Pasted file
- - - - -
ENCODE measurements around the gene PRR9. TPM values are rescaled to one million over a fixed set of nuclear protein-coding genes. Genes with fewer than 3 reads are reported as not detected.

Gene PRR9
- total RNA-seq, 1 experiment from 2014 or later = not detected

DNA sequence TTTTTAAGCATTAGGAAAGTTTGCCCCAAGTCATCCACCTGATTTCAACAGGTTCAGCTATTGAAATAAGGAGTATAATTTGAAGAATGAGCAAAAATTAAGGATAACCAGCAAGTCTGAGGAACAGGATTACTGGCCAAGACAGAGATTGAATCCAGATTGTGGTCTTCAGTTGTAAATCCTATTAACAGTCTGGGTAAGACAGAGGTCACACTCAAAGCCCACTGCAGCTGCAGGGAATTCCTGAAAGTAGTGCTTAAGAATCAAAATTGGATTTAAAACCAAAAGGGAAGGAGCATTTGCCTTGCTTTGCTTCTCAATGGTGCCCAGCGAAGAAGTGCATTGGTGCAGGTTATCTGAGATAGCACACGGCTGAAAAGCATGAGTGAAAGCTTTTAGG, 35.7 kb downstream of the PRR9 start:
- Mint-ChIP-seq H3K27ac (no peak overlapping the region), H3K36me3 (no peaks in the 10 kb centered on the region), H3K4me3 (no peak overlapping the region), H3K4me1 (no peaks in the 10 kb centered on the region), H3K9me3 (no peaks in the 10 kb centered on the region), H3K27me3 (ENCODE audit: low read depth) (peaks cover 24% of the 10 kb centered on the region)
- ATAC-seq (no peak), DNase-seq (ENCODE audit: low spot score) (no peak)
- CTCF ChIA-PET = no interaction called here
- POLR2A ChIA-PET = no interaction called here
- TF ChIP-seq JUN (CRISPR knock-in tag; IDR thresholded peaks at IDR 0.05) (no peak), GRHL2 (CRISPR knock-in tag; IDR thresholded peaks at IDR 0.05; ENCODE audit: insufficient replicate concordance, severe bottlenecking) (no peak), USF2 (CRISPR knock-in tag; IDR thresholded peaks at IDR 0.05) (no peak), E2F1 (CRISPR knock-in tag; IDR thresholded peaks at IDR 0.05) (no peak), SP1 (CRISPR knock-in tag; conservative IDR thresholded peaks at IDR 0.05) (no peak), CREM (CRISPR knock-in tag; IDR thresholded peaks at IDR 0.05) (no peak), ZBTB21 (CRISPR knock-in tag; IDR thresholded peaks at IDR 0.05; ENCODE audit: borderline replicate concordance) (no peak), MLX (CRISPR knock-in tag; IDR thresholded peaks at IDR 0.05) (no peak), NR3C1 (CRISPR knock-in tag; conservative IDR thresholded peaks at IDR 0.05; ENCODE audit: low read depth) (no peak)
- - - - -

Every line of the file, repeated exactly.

ENCODE measurements around the gene PRR9. TPM values are rescaled to one million over a fixed set of nuclear protein-coding genes. Genes with fewer than 3 reads are reported as not detected.

Gene PRR9
- total RNA-seq, 1 experiment from 2014 or later = not detected

DNA sequence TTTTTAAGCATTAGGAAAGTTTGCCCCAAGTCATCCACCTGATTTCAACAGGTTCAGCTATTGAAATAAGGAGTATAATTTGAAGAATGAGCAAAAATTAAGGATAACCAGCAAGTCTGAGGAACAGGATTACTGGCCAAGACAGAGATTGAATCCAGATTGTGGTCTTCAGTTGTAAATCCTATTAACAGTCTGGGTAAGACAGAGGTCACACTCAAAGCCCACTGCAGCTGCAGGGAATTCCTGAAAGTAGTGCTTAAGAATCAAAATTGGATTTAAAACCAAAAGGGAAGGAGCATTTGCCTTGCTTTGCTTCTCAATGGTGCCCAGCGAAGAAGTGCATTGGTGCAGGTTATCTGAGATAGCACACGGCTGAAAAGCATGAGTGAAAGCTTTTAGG, 35.7 kb downstream of the PRR9 start:
- Mint-ChIP-seq H3K27ac (no peak overlapping the region), H3K36me3 (no peaks in the 10 kb centered on the region), H3K4me3 (no peak overlapping the region), H3K4me1 (no peaks in the 10 kb centered on the region), H3K9me3 (no peaks in the 10 kb centered on the region), H3K27me3 (ENCODE audit: low read depth) (peaks cover 24% of the 10 kb centered on the region)
- ATAC-seq (no peak), DNase-seq (ENCODE audit: low spot score) (no peak)
- CTCF ChIA-PET = no interaction called here
- POLR2A ChIA-PET = no interaction called here
- TF ChIP-seq JUN (CRISPR knock-in tag; IDR thresholded peaks at IDR 0.05) (no peak), GRHL2 (CRISPR knock-in tag; IDR thresholded peaks at IDR 0.05; ENCODE audit: insufficient replicate concordance, severe bottlenecking) (no peak), USF2 (CRISPR knock-in tag; IDR thresholded peaks at IDR 0.05) (no peak), E2F1 (CRISPR knock-in tag; IDR thresholded peaks at IDR 0.05) (no peak), SP1 (CRISPR knock-in tag; conservative IDR thresholded peaks at IDR 0.05) (no peak), CREM (CRISPR knock-in tag; IDR thresholded peaks at IDR 0.05) (no peak), ZBTB21 (CRISPR knock-in tag; IDR thresholded peaks at IDR 0.05; ENCODE audit: borderline replicate concordance) (no peak), MLX (CRISPR knock-in tag; IDR thresholded peaks at IDR 0.05) (no peak), NR3C1 (CRISPR knock-in tag; conservative IDR thresholded peaks at IDR 0.05; ENCODE audit: low read depth) (no peak)